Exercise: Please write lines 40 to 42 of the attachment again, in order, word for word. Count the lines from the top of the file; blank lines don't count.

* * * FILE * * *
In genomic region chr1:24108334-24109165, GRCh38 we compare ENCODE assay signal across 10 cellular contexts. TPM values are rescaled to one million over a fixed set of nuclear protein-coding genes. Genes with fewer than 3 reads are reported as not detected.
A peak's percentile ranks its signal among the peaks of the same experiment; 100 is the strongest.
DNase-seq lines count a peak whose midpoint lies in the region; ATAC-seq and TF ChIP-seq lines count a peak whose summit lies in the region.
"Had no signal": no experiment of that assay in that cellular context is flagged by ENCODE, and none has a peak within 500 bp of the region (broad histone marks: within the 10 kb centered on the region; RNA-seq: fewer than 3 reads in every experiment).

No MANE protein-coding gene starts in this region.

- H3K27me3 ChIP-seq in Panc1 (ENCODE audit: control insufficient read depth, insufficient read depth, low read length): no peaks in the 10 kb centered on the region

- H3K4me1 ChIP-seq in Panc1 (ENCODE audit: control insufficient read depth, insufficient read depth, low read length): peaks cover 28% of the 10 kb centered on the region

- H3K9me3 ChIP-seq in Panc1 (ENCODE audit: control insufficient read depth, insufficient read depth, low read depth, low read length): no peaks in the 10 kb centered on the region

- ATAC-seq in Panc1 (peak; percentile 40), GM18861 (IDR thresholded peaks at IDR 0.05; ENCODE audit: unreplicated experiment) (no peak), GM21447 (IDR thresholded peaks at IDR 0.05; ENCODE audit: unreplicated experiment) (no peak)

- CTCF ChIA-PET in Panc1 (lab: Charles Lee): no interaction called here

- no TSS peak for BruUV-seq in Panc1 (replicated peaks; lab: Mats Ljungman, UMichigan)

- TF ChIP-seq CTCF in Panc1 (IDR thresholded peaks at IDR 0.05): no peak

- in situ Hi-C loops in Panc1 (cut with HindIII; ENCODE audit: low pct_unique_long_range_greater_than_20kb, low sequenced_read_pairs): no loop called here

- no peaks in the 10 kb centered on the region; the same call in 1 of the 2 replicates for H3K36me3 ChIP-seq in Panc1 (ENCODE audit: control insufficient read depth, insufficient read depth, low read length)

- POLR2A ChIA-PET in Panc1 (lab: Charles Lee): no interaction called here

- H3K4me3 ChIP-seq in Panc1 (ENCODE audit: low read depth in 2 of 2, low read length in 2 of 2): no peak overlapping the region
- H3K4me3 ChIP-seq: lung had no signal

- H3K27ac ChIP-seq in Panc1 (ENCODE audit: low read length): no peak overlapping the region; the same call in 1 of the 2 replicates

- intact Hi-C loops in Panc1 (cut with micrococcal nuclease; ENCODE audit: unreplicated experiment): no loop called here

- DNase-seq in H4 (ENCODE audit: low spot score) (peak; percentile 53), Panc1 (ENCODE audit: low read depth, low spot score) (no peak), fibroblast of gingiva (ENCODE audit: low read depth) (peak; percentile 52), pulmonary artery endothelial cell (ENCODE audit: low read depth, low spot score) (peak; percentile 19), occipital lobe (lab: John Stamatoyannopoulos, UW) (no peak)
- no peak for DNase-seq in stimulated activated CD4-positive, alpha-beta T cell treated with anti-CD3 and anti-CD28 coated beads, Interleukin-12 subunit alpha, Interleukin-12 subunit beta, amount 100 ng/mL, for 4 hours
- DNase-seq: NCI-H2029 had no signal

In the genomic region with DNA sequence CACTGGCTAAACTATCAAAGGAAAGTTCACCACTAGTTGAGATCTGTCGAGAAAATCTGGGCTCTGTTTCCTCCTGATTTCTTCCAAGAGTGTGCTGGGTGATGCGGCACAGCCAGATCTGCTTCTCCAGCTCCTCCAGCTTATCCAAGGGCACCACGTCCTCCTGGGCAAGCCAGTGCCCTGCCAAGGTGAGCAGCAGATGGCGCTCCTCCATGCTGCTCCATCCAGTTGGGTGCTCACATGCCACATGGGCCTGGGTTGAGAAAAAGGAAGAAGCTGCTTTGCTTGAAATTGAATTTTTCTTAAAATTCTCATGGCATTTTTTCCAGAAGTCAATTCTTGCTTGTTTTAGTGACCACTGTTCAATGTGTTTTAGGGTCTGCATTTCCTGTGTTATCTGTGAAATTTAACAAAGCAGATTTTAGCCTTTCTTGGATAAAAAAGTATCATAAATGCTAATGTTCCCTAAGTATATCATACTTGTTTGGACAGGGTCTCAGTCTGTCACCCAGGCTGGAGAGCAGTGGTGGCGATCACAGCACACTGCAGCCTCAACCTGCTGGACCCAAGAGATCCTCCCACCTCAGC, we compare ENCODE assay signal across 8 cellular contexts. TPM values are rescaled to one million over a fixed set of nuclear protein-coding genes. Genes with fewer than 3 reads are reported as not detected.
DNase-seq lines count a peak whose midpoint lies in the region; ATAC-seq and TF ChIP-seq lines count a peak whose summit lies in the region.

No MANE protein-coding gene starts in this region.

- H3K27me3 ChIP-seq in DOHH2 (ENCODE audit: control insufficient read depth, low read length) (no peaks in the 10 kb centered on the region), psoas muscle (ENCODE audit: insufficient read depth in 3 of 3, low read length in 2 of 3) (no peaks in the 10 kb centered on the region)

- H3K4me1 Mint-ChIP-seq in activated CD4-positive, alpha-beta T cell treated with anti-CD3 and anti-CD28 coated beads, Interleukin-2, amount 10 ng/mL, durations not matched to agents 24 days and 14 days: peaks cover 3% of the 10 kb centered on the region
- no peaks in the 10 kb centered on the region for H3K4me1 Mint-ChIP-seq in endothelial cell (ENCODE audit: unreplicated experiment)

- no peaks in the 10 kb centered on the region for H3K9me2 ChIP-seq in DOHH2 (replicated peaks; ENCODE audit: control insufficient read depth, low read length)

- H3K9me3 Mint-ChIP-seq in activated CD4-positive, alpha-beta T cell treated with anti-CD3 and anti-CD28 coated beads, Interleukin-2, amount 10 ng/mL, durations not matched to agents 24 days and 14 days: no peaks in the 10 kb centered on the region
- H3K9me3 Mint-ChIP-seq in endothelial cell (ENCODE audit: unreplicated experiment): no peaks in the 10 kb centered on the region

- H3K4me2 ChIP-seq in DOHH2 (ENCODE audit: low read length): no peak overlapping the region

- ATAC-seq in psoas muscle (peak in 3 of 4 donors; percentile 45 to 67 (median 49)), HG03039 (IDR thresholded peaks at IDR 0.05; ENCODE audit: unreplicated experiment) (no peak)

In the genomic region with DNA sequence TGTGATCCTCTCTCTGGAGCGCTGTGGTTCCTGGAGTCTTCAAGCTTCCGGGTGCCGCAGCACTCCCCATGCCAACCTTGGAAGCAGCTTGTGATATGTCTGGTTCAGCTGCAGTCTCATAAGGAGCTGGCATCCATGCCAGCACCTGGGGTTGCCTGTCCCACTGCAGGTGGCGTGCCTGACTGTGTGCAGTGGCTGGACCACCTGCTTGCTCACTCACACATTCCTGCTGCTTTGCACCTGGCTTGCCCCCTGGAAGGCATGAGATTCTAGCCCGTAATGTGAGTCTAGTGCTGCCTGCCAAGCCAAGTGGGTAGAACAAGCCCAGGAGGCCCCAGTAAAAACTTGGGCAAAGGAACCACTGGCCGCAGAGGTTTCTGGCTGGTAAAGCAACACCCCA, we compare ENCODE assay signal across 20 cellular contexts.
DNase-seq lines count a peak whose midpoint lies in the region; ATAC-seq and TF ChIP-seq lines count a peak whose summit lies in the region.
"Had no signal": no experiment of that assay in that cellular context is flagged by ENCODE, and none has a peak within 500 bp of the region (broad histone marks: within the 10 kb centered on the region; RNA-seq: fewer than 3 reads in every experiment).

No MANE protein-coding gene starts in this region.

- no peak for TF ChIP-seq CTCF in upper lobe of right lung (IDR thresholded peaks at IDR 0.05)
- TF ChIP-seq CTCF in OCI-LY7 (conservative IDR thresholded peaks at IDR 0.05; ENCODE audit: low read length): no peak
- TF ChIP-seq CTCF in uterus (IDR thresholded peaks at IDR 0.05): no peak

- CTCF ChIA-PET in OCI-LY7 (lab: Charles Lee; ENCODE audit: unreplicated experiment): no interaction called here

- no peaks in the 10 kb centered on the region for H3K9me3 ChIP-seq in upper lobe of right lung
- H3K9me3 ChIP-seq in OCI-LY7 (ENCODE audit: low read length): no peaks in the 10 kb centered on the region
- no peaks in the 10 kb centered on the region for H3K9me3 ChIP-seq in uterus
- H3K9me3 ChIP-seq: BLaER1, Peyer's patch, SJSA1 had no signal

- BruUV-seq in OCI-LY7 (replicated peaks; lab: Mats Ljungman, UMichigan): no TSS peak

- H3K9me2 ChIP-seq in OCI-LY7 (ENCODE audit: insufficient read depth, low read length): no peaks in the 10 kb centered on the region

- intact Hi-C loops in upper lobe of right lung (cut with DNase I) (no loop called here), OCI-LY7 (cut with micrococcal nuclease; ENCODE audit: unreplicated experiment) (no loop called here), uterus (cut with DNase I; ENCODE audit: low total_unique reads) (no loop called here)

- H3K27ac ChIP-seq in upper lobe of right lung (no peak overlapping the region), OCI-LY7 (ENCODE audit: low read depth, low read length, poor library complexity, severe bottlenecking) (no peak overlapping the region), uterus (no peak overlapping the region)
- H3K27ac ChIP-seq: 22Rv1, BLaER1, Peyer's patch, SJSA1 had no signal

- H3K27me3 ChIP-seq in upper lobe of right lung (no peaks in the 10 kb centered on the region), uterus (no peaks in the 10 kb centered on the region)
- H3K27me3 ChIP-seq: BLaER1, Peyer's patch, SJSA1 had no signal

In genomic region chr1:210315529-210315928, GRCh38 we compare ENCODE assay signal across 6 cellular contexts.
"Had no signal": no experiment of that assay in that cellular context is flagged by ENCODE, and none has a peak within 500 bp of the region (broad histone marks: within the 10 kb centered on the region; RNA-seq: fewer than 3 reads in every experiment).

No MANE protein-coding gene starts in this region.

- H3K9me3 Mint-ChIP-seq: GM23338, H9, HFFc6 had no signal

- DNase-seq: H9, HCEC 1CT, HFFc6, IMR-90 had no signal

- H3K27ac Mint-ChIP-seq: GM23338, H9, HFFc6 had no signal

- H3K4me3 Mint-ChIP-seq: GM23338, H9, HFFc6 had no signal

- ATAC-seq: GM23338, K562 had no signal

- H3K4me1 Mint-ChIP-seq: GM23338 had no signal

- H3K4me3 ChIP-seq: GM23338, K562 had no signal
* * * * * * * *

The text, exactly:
- TF ChIP-seq CTCF in uterus (IDR thresholded peaks at IDR 0.05): no peak

- CTCF ChIA-PET in OCI-LY7 (lab: Charles Lee; ENCODE audit: unreplicated experiment): no interaction called here

- no peaks in the 10 kb centered on the region for H3K9me3 ChIP-seq in upper lobe of right lung